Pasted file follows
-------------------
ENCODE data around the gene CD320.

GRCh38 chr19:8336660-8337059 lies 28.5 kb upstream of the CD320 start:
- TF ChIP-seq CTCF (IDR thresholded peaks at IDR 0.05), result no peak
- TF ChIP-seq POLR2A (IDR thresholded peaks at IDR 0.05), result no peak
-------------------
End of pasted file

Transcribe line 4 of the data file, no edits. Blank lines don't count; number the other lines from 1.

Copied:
- TF ChIP-seq POLR2A (IDR thresholded peaks at IDR 0.05), result no peak